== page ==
Most elite athletes engaged in competitive team and endurance sports nowadays participate in both strength and power training. This is because numerous studies show lifting heavy weights (i.e. 70-90% 1RM) with low reps (i.e. 3-6) is effective for improving strength, even in endurance sports like cycling and running. Similarly power training like plyometric and ballistic which focus on repeated rapid, powerful movements are highly common.
However, one of the key questions around strength and power training is the order in which they are performed and whether they should be completed at distinct/separate times. Compound training is the term used to describe strength and power training performed on different/alternative days. Complex training on the other hand requires that strength and power exercises be performed in pairs within the same sessions. For instance, a set of high-resistance strength exercise followed by a set of a biomechanically similar lower-load, high-speed exercise.
Part of the positive effect of complex training has been attributed to the mechanism of postactivation potentiation (PAP), where the performance in a set of exercise is enhanced when performed a short time after a preceding set.
While studies have shown benefits from both compound and complex training regimes in the short term (i.e. 4-10 weeks), little research has been undertaken to determine which approach is superior for the development of power.
As such, researchers from Athens and Australia combined to compare the effects of compound vs. complex resistance training on strength, high-speed movement performance, and muscle composition.
Twenty-five young (~22 years) healthy men with no history of systematic resistance training in the previous year where assigned to either the compound training, complex training or control group.
Subjects in the active groups trained 3 times per week for 6 weeks. The compound groups performed slow-speed, high-load (i.e. strength) and high-speed, low-load (power) training on alternative days, whereas the complex group performed strength- and power-based sets in the same session in pairs, i.e. 1 strength exercise set followed by 1 power-based exercise set. All power exercises were performed with a maximum-speed concentric phase.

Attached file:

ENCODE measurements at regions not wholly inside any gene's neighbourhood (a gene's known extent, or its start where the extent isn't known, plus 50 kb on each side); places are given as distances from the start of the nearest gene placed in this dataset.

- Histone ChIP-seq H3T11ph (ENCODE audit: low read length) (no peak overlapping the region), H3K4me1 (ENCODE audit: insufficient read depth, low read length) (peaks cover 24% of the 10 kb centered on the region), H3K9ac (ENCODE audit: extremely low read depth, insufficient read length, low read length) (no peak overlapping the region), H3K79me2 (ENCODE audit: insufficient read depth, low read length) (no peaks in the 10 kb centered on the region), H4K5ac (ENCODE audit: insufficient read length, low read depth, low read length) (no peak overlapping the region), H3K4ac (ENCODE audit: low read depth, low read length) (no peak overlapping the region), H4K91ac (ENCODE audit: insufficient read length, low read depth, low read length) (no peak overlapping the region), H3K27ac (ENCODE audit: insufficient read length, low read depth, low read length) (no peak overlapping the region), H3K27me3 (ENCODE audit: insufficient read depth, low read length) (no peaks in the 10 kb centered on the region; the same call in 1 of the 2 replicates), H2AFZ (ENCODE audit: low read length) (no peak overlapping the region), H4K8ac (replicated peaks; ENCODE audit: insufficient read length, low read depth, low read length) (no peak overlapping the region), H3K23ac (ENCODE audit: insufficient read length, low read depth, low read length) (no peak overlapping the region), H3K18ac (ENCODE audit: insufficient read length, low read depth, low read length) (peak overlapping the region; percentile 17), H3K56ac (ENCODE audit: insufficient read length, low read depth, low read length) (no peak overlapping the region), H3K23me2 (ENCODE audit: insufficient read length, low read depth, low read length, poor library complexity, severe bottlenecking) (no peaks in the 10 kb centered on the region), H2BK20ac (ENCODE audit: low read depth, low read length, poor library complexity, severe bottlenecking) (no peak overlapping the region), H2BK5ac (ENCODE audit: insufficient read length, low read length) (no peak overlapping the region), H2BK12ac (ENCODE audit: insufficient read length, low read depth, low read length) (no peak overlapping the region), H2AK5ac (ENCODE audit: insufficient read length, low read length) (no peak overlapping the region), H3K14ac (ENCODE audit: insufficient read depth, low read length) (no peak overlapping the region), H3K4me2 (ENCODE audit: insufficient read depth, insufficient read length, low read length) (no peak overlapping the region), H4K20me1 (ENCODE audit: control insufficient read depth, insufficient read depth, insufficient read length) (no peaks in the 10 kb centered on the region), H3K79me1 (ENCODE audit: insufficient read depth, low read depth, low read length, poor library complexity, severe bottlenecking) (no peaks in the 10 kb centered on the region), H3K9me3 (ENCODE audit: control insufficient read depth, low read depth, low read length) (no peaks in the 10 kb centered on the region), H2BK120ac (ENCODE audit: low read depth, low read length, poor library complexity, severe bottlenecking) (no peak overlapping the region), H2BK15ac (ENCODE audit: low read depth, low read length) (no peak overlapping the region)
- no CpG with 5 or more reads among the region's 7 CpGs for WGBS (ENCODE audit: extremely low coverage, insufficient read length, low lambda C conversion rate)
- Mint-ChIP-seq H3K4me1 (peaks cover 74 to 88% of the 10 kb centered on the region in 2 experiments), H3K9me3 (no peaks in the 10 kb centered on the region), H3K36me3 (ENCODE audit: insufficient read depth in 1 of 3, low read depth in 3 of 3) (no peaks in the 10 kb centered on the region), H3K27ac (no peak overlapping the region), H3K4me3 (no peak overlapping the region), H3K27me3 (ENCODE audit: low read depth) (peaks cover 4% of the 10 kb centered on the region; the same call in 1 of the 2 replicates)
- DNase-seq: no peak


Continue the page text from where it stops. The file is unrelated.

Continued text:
The actual exercises performed for each group are detailed in the table below.
Aside from measuring improvements in exercises such as the counter movement jump, backward overhead throw, 1RM leg press, 1RM box squat (smith machine) and 1RM bench press, the researchers also measured changes in morphology (form and structure) of the vastus lateralis as well as muscle thickness. This allowed them to measure correlations between changes in strength and power with muscle form and function.
The key finding of the study was that high-speed movement (i.e. power) performance was significantly increased only after 6 weeks of compound training. In contrast, complex training tended to result in greater improvements in squat and bench press. In essence it would be appear that performing strength and power training sessions on alternative days is more effective for improving explosive muscle performance compared with complex training but strength is increased more with complex training.
When it came to muscle thickness and size, the cross-sectional areas of vastus lateralis muscle fibers were selectively increased only after complex training, which was in concert with the greater percentage increase in squat strength in this group.
One drawback of the study is that it didn’t include measures of neural adaptations. This could have been a key factor as the subjects were only moderately trained and the duration of the study was relatively short.
Nonetheless, if you participate in a team sport which relies heavily on components of power, then it may be prudent to conduct your power/speed training apart from your strength training, as the power adaptations are likely to be superior.
Stasinaki AN, et al. Muscle strength, power, and morphologic adaptations after 6 weeks of compound vs. complex training in healthy men. Journal of Strength and Conditioning Research. 2015;29(9):2559-2569.